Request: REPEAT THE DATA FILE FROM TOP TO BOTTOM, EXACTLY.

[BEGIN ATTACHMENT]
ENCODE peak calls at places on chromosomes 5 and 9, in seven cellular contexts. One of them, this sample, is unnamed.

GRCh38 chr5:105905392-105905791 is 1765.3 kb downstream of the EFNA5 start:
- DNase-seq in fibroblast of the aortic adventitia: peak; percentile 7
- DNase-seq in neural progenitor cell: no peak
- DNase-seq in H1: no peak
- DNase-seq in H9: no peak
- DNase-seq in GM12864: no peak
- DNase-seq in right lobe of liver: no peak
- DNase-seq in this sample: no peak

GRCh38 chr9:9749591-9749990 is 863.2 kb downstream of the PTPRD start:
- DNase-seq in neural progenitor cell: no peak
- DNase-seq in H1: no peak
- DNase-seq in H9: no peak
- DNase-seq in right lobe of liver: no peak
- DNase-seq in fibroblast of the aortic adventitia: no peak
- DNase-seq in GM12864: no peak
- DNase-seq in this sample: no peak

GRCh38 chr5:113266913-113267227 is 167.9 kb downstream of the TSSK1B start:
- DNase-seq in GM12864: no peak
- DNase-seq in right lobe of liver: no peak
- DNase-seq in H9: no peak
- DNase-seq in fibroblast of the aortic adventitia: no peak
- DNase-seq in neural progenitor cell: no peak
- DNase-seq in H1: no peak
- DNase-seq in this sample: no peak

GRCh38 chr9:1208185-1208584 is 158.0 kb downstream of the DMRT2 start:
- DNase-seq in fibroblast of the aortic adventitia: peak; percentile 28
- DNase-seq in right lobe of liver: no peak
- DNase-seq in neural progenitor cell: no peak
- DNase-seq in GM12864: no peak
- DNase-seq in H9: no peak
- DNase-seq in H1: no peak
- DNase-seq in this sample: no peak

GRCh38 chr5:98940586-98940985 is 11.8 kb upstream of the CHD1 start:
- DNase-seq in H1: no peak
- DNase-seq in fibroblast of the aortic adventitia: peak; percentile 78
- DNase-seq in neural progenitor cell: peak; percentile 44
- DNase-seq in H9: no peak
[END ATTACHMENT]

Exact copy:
ENCODE peak calls at places on chromosomes 5 and 9, in seven cellular contexts. One of them, this sample, is unnamed.

GRCh38 chr5:105905392-105905791 is 1765.3 kb downstream of the EFNA5 start:
- DNase-seq in fibroblast of the aortic adventitia: peak; percentile 7
- DNase-seq in neural progenitor cell: no peak
- DNase-seq in H1: no peak
- DNase-seq in H9: no peak
- DNase-seq in GM12864: no peak
- DNase-seq in right lobe of liver: no peak
- DNase-seq in this sample: no peak

GRCh38 chr9:9749591-9749990 is 863.2 kb downstream of the PTPRD start:
- DNase-seq in neural progenitor cell: no peak
- DNase-seq in H1: no peak
- DNase-seq in H9: no peak
- DNase-seq in right lobe of liver: no peak
- DNase-seq in fibroblast of the aortic adventitia: no peak
- DNase-seq in GM12864: no peak
- DNase-seq in this sample: no peak

GRCh38 chr5:113266913-113267227 is 167.9 kb downstream of the TSSK1B start:
- DNase-seq in GM12864: no peak
- DNase-seq in right lobe of liver: no peak
- DNase-seq in H9: no peak
- DNase-seq in fibroblast of the aortic adventitia: no peak
- DNase-seq in neural progenitor cell: no peak
- DNase-seq in H1: no peak
- DNase-seq in this sample: no peak

GRCh38 chr9:1208185-1208584 is 158.0 kb downstream of the DMRT2 start:
- DNase-seq in fibroblast of the aortic adventitia: peak; percentile 28
- DNase-seq in right lobe of liver: no peak
- DNase-seq in neural progenitor cell: no peak
- DNase-seq in GM12864: no peak
- DNase-seq in H9: no peak
- DNase-seq in H1: no peak
- DNase-seq in this sample: no peak

GRCh38 chr5:98940586-98940985 is 11.8 kb upstream of the CHD1 start:
- DNase-seq in H1: no peak
- DNase-seq in fibroblast of the aortic adventitia: peak; percentile 78
- DNase-seq in neural progenitor cell: peak; percentile 44
- DNase-seq in H9: no peak